We shot our video at their THE STREET venue location. You get there by taking the MRT line to "Thailand Cultural Center" and walking 200meters straight down the road. Google-Maps Link.
They are also about to open another location in the EmDistrict shopping center (which we invaded for this video). This spot is connected to the BTS station "Phrom Phong". Google-Maps Link.
These iconic roofgaps have been conquered by Freerunners from around the world. Partly because Freerunning-Tourism seems to be a thing, which makes this a priority even above famous temples. Another reason might be that this spot is right across the street from Anan's apartment, we can literally watch you jump around from his balcony.
How to get there: Take the BTS to "Udom Suk", then ask a taxi or scooter for a ride to "Central BangNa". Once you find yourself in front of this department store you follow the main-road alongside traffic past Big-C. On the left hand-side you'll spot the rooftops, which you can access using ladders and stair-cases in the back-alleys. Google-Maps Link.
None of these sports are in Bangkok, but we wanted to include them nonetheless. Arranging further cab rides or even getting a van including driver to visit these places is worth it and surprisingly affordable, if you're in a group.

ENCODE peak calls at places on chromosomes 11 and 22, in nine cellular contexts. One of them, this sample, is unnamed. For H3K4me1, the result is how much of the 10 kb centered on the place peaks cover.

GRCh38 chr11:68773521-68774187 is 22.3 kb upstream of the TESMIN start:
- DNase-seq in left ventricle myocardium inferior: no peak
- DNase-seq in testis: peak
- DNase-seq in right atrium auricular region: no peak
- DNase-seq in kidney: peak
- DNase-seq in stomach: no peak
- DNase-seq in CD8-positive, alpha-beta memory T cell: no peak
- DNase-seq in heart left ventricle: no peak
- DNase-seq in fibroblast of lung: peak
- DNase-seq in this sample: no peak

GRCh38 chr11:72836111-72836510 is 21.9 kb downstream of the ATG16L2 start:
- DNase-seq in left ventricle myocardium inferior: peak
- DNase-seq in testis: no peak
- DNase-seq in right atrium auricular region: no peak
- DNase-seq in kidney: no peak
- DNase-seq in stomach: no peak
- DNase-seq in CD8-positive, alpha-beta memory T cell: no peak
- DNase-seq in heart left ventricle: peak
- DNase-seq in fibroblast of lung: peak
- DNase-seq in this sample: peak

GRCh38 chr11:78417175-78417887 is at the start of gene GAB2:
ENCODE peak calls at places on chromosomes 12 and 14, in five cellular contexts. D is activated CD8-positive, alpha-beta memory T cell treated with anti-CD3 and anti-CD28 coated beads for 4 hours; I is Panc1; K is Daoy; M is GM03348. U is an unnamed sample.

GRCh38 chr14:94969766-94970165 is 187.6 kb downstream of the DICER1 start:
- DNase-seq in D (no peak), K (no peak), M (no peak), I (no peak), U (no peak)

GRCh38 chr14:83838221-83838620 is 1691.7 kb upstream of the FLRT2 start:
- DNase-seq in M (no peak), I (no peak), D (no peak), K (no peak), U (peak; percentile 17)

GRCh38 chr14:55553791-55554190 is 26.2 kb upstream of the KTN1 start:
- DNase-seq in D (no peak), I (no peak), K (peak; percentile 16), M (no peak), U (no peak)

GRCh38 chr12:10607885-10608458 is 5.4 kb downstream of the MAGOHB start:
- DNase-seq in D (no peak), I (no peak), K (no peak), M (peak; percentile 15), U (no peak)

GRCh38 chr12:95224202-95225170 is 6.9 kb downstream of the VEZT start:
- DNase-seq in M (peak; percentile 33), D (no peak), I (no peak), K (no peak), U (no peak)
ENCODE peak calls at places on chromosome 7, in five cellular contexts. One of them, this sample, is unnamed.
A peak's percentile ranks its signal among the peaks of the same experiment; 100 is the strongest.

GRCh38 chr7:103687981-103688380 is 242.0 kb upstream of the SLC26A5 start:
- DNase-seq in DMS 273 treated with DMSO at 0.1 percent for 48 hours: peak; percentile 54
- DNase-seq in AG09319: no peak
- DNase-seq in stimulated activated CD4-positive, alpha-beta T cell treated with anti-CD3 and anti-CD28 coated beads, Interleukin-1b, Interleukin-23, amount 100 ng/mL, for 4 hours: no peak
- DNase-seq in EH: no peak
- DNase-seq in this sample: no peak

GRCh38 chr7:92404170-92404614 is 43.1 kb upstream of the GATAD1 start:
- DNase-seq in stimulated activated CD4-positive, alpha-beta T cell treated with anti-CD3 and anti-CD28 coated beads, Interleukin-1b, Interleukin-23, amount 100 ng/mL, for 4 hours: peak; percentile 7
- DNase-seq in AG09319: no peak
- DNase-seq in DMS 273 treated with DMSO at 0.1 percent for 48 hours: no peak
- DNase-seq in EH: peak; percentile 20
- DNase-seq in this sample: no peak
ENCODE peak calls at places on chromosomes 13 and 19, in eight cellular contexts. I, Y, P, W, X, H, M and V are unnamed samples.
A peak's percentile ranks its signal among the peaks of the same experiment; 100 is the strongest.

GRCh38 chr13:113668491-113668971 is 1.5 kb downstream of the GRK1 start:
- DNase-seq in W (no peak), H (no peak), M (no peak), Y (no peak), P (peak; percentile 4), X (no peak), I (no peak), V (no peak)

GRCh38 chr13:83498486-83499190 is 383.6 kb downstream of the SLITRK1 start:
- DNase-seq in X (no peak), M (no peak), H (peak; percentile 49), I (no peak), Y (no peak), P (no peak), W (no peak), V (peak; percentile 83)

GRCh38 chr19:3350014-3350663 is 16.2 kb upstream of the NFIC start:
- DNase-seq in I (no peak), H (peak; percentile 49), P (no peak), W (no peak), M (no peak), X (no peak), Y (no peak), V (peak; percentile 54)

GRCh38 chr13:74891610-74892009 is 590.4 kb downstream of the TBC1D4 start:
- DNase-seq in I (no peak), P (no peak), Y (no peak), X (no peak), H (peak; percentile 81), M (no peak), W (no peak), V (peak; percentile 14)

Whenever we want to get away from Bangkok's craziness a trip to ThaiWakepark is at the top of our list. We'll spend the day enjoying the calm of a three lakes located in-between rice fields.
After enjoying some great food while watching some of the world's best wakeboarders flipping across the lake we can choose in-between grabbing a wake-board ourselves, bouncing on their trampoline, tricking on the grass or getting a Fresh Coconut and doing absolutely nothing.
An ambitious playground-project and accidental dream-spot. Located right by the beach in between palm-trees we love the tranquil vibe you feel when sessioning this area. The red walls and odd angles offer thousands of interesting lines and combinations.
If that's not enough there is a huge playground right next to it, you could describe it as a rail-precision buffet. At sunset house-wives and families gather for a synchronized workout dance-session.
That's not your style? There's also a beautiful pier with a perfect ledge to flip into the sand. All that in front of a backdrop of thai-fishing boats.
How to get there: Take a taxi to BangSaen Beach in ChonBuri. The Labyrinth is part of the public park and you can easily spot it from the street, if you keep driving along the beach. However, the spot is to new to be on Street-View, but this is the exact location: Google-Maps Link.
The ancient capital of Thailand is about 80km north of Bangkok. The ruins of the city form a National Park and invite you to explore. If you decide to do Freerunning be aware of the locals and stay respectful. Don't climb above the Buddha's stick to the lesser visited temples and ruins, use common sense and don't risk damaging the historic sites.